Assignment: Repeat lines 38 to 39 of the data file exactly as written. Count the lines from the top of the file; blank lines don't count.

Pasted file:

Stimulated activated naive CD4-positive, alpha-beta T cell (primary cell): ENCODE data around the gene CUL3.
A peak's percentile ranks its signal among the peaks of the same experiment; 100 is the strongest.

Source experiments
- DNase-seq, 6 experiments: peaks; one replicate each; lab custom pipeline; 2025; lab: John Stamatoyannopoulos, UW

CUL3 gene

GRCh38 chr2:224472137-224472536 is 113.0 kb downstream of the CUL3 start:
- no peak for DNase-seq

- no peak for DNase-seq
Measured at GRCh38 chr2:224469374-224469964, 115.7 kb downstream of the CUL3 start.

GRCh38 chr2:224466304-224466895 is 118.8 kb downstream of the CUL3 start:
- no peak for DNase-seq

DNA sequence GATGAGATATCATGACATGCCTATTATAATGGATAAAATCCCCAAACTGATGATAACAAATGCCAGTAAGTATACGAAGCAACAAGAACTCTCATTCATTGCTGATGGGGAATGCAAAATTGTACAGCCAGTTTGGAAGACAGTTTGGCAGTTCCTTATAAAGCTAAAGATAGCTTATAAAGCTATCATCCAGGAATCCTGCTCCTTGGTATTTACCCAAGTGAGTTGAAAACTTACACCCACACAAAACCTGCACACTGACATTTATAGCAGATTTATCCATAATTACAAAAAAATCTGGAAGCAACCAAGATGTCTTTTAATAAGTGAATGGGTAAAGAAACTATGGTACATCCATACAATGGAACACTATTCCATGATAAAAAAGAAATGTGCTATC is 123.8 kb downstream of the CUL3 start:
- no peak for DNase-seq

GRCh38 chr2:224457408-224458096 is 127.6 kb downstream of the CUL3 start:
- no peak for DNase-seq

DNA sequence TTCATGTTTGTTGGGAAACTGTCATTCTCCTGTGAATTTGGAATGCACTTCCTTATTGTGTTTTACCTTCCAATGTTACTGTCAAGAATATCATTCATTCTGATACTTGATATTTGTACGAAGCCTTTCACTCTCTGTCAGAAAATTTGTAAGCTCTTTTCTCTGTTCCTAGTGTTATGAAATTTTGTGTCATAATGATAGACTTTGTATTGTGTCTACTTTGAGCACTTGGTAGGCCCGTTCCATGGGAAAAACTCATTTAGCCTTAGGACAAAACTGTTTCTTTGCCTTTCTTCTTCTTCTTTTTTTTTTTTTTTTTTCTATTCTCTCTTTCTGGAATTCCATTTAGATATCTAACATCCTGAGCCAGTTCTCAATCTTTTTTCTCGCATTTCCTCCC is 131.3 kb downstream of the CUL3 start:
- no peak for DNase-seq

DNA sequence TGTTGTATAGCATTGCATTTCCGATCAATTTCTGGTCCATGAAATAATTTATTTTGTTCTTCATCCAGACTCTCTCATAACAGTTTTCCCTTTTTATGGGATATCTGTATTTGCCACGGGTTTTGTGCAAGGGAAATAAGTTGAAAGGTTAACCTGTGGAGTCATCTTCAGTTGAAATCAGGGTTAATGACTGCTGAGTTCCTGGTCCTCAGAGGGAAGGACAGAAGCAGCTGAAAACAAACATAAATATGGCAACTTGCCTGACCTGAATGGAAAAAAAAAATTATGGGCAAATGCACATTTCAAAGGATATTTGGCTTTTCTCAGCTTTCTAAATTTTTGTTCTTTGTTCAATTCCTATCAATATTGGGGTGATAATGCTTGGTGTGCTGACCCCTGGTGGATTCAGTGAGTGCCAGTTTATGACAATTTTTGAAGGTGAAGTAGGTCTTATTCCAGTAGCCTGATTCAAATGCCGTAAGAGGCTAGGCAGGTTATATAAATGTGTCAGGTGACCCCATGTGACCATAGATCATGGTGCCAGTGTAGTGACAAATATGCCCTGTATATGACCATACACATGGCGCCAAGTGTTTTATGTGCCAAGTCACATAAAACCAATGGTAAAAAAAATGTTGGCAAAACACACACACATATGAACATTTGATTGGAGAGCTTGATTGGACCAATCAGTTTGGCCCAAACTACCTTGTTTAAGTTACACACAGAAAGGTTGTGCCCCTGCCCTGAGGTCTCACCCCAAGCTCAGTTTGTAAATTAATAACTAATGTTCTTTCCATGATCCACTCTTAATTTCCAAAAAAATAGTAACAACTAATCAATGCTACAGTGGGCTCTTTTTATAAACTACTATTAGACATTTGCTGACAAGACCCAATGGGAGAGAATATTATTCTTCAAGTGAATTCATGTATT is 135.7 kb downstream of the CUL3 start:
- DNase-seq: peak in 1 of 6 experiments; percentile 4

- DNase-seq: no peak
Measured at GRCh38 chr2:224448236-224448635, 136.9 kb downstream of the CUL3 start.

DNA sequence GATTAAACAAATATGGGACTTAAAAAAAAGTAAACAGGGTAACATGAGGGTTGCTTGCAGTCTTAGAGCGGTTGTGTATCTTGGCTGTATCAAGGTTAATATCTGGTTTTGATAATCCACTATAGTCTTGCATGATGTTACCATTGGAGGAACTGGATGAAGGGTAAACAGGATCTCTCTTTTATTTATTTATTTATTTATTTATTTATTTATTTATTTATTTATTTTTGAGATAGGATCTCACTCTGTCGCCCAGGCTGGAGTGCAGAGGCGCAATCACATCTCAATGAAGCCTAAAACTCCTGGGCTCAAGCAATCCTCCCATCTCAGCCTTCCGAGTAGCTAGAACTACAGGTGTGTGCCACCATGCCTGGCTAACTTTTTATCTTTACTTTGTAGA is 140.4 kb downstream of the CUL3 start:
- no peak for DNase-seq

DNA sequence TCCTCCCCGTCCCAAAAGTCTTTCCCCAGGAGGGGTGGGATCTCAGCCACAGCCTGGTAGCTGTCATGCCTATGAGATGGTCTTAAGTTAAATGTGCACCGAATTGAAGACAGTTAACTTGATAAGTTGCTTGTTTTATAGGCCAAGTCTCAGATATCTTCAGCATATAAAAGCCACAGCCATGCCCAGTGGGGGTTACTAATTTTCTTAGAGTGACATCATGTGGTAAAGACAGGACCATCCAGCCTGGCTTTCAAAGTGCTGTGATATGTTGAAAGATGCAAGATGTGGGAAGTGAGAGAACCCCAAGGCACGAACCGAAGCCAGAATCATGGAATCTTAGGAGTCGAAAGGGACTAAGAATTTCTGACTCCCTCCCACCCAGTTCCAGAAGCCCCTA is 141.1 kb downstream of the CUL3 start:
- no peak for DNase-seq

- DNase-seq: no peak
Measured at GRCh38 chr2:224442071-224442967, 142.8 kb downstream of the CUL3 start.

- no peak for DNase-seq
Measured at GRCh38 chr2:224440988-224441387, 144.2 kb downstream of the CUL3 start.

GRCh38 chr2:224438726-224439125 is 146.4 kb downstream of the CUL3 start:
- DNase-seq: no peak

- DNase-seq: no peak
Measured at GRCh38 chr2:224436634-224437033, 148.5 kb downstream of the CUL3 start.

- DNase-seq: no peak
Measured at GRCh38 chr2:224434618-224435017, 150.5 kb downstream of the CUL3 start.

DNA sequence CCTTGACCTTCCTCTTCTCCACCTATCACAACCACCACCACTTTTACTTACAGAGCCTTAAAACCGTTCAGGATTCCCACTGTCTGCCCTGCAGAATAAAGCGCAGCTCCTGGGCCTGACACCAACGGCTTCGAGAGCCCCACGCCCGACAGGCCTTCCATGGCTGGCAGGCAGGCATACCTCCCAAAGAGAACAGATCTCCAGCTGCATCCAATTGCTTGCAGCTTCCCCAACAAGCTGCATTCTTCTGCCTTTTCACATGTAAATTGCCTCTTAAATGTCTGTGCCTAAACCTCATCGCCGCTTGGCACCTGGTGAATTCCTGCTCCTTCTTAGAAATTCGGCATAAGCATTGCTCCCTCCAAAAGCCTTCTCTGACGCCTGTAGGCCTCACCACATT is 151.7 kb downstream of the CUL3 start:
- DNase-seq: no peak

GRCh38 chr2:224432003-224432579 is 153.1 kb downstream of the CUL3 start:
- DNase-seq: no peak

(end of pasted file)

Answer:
GRCh38 chr2:224432003-224432579 is 153.1 kb downstream of the CUL3 start:
- DNase-seq: no peak